Sail Date: October 2017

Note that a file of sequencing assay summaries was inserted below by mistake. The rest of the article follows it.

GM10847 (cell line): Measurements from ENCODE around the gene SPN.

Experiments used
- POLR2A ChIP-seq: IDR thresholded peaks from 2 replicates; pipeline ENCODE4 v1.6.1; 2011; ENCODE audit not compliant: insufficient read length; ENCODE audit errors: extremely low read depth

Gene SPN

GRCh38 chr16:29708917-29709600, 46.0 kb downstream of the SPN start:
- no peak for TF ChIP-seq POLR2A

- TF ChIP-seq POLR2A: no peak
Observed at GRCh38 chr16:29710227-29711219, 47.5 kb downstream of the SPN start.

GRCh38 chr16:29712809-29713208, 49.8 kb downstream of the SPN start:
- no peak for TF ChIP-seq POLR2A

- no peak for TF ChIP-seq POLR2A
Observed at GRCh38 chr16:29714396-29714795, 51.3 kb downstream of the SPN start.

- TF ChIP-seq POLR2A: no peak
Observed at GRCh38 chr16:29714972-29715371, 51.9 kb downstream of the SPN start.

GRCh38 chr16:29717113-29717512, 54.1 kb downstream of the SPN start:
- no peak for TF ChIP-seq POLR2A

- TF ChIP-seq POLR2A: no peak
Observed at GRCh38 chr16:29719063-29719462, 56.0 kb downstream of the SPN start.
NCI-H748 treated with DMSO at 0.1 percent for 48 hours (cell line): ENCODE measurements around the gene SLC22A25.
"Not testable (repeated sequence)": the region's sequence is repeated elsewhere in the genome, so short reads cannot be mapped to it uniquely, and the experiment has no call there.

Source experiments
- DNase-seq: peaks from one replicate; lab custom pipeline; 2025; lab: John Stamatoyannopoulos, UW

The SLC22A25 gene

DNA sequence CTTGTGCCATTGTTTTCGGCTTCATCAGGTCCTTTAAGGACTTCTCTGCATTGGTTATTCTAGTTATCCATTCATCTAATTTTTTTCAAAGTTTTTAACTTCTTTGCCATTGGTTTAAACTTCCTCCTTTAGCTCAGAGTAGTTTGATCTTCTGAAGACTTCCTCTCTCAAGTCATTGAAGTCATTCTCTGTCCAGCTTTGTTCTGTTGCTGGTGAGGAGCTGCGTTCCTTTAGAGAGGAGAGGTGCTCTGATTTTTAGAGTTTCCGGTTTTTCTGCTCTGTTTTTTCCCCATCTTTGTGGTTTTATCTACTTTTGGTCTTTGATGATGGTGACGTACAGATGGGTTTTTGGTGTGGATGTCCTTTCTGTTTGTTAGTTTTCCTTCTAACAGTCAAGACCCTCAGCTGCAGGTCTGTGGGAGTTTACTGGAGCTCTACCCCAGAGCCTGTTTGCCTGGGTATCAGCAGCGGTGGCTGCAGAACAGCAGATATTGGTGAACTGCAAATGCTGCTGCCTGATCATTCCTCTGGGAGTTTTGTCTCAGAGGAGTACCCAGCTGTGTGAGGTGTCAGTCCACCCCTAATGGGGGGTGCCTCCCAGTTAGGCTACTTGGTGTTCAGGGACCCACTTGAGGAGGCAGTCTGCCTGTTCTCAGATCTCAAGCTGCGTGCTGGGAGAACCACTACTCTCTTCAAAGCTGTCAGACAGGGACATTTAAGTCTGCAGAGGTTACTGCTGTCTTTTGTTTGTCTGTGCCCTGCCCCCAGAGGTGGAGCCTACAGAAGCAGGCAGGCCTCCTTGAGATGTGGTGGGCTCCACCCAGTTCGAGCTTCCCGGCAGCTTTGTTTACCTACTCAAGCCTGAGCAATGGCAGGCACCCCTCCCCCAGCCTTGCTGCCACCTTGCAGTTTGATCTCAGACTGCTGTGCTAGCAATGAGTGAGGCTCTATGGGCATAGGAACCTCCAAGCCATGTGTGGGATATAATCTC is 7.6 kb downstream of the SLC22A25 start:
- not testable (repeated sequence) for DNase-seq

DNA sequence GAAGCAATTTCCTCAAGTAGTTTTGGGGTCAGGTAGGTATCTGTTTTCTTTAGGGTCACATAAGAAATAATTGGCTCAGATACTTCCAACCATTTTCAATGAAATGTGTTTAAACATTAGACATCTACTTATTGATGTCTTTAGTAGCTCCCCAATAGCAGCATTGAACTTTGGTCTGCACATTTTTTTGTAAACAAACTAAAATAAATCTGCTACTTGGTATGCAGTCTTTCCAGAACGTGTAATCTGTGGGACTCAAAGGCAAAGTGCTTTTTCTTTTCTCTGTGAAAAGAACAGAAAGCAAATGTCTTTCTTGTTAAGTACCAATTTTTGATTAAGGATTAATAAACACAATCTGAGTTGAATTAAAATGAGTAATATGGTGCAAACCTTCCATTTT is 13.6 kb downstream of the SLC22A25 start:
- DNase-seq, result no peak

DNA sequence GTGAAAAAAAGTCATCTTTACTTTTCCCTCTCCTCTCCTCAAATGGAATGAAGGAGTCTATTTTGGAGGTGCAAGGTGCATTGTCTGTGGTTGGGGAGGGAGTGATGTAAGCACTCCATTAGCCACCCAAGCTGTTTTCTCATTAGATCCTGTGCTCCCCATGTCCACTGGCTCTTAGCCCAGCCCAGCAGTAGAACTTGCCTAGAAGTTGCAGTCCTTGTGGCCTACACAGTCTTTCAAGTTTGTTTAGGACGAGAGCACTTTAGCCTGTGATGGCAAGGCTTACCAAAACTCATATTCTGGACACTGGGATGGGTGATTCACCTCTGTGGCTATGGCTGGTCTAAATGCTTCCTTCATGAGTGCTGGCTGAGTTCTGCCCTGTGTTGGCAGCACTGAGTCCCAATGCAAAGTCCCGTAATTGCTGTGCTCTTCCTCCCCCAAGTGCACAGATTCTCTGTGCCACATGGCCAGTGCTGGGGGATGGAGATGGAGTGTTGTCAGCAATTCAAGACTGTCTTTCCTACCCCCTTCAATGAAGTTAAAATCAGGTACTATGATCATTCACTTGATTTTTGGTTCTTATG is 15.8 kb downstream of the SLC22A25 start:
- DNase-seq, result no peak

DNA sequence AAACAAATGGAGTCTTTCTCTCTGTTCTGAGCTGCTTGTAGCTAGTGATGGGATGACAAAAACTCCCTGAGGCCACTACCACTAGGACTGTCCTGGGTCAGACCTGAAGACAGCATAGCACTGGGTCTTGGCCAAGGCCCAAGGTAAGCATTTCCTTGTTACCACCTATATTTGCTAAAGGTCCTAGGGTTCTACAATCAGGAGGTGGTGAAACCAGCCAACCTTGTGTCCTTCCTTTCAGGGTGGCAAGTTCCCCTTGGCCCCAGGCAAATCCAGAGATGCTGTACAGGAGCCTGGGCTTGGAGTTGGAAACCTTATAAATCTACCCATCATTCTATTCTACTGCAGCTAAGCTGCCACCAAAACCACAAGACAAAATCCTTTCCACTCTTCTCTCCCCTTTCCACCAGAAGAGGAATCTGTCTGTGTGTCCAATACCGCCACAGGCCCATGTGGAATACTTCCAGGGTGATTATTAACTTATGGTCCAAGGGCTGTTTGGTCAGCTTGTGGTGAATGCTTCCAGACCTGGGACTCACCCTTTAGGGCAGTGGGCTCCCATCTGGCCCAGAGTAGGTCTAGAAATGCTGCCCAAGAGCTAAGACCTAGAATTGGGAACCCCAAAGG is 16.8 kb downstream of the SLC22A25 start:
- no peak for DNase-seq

I recently completed a 13-day cruise on the Hapag-Lloyd (HL) highly rated small luxury ship the Europa 2 ( E2), 516 maximum passengers. Our route started in New York City with two weekend overnights, then went down the east coast of the ... Read More